Low-level resistance linked to treatment failure: a role for more sensitive testing for naive patients

Simon Collins, HIV i-Base

Several studies have already shown that low level NNRTI resistance is linked to clinical failure and that both the low genetic barrier to NNRTI resistance and the limits of sensitivity of standard genotype tests pose a challenge for detecting mutations in treatment naive patients who may have been infected with NNRTI-resistant virus.

A study from Johnson and colleagues investigated the impact of low-frequency drug-resistant viruses on antiretroviral treatment success, and any association existed between minority variants with resistance-associated mutations at baseline and poor virological suppression.

The group performed baseline resistance testing on treatment-naive patients who participated in GSK trial four years ago using abacavir/3TC/efavirenz. They looked for K103N, Y181C, and M184V using real time PCR-based assays sensitive to mutations present at ~ 0.5% (compared to ~ 20% with standard tests) in 69/70 subjects who had virological failure (>50 RNA copies/ml) by 48 weeks) and a control group of 69 patients with fully suppressed virus.

Standard virus population genotyping only identified K103N or M184V at baseline in 3 people. Real time PCR testing detected these mutations, plus previously unidentified resistance-associated mutations at low frequencies (~ 0.6–16%) in 7 other individuals.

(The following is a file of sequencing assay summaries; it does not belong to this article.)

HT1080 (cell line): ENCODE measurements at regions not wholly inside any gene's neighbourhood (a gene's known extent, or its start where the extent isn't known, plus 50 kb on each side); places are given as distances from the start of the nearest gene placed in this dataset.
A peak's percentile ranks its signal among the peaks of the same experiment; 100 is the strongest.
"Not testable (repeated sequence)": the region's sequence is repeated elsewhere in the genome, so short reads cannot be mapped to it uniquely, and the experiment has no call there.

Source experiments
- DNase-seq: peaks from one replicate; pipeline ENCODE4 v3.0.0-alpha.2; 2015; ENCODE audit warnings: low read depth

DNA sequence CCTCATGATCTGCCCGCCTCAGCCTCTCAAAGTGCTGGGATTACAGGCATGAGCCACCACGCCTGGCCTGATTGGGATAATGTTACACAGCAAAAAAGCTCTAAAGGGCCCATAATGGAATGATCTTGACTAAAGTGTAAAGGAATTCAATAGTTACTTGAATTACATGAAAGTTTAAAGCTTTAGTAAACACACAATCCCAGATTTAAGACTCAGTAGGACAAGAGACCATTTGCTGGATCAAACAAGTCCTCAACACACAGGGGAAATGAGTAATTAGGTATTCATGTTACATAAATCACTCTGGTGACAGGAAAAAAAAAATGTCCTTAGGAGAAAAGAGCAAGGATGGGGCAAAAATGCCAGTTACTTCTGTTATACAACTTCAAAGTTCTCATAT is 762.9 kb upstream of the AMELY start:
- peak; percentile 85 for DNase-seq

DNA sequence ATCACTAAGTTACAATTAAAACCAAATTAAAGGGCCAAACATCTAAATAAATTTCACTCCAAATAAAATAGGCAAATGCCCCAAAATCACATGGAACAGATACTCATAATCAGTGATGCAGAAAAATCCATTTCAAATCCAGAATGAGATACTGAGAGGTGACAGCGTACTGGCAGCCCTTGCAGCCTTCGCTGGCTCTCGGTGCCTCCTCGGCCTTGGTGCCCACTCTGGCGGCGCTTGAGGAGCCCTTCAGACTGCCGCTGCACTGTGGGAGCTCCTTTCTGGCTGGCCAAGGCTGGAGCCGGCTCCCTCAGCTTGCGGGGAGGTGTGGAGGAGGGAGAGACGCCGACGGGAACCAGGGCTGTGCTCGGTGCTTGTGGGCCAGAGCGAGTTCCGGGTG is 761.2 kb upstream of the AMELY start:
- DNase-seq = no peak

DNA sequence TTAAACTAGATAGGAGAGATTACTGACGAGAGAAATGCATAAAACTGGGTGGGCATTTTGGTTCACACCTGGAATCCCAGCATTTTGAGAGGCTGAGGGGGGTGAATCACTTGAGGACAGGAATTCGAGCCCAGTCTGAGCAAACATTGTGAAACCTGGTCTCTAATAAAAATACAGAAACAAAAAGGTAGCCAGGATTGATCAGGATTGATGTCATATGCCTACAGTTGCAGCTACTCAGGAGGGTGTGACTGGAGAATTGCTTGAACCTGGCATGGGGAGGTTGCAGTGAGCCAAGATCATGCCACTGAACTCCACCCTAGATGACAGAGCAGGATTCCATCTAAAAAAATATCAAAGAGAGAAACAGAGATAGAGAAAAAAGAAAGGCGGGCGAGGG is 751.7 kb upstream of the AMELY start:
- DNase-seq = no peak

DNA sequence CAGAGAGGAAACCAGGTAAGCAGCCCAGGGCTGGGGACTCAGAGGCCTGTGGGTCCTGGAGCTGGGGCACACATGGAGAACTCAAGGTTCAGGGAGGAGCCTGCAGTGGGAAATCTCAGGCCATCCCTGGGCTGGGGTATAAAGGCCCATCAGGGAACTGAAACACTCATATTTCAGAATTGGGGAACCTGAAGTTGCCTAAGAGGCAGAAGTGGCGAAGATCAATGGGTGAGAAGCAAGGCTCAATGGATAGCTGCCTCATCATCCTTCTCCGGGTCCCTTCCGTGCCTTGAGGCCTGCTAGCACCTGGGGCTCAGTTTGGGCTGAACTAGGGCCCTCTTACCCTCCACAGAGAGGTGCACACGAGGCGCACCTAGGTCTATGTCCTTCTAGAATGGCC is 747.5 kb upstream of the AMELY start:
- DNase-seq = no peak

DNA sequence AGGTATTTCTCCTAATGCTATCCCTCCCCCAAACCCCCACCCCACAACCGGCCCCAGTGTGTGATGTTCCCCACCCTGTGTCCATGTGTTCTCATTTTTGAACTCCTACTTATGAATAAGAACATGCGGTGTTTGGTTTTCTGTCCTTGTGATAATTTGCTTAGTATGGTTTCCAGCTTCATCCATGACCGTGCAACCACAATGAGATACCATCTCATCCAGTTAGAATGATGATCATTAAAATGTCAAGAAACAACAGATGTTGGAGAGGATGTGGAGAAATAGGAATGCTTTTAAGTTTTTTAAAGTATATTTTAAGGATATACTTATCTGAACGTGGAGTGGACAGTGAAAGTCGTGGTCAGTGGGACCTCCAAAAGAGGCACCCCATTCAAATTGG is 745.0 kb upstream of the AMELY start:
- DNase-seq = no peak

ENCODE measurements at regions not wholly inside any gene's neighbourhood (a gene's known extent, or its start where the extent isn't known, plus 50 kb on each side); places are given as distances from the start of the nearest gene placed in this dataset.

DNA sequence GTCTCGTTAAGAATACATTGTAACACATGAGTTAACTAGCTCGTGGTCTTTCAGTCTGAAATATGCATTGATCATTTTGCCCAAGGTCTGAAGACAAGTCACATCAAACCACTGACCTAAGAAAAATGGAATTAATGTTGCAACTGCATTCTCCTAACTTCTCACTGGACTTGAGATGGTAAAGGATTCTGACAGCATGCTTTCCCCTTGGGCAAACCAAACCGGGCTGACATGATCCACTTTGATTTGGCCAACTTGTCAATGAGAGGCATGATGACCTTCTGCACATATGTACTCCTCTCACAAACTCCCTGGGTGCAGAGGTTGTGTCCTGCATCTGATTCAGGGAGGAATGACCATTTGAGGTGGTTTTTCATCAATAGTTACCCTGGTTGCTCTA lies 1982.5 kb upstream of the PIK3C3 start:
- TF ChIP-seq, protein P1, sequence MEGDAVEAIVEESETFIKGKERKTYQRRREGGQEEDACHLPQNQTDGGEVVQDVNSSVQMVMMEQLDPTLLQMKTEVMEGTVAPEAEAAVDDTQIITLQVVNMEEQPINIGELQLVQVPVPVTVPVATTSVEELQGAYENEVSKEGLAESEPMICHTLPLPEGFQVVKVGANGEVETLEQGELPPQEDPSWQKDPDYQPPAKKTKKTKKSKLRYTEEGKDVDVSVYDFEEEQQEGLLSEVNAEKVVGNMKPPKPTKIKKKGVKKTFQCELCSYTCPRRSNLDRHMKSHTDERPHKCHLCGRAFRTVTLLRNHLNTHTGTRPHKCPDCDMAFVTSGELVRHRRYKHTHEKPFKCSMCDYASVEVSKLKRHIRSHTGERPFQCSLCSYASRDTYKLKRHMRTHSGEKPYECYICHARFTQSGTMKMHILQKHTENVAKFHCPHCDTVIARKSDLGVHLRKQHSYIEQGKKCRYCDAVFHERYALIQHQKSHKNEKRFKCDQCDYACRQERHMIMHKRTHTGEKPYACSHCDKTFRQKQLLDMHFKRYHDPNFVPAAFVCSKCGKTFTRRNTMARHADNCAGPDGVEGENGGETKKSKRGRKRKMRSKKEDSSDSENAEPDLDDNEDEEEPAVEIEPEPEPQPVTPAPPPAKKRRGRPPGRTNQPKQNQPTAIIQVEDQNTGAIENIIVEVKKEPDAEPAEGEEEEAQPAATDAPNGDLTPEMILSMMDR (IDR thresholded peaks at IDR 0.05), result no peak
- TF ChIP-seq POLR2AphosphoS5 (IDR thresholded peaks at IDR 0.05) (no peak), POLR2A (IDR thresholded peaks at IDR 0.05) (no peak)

All 10 people with detectable K103N, Y181C, or M184V at baseline were virological failures, and none were detected in the control group. The correlation between low-frequency resistance and virological failure was significant (P=0.005).

Of those with detectable treatment-relevant mutations at baseline, 2/10 never suppressed, 4/10 failed within 2 months, 2/10 failed by month 4, and the remaining two failed by month 6 of treatment. Three of four persons with available genotypes at failure had the same mutations as low-frequency variants at baseline.

The authors concluded that the clinical significance of drug-resistant viruses at frequencies <20% was demonstrated by this strong association with virological failure, and was independent of baseline viral load.


Current prevalence of transmitted resistance, and the high subsequent cost of first-line treatment failure, have lead to recommendations in both the UK and US management guidelines, for resistance testing prior to starting treatment in naive patients.

In practice this means including resistance testing on diagnosis, or storing a sample for later use, in order to have an optimum chance of not missing mutations that revert to wild type, between diagnosis and the date that treatment is eventually started.

Other studies have shown limitations of standard genotyping in detecting NNRTI resistance in treatment experienced patients [2], but this study is particularly important for it’s implications for naive patients.


  1. Johnson JA, Li J-F, Wei X, et al. Baseline detection of low-frequency drug resistance-associated mutations is strongly associated with virological failure in previously antiretroviral-naive HIV-1-infected persons. XV International HIV Drug Resistance Workshop, Sitges, Spain, July 2006. Abstract 46.
  2. Mellors J et al – Low frequency non-nucleoside reverse transcriptase inhibitor (NNRTI)-resistant variants contribute to failure of efavirenz-containing regimens in NNRTI-experienced patients with negative standard genotypes for NNRTI mutations. XII International HIV Drug Resistance Workshop, Los Cabos, Mexico, 10-14 June 2003. Abstract 134. See report in HTB August/September 2003.

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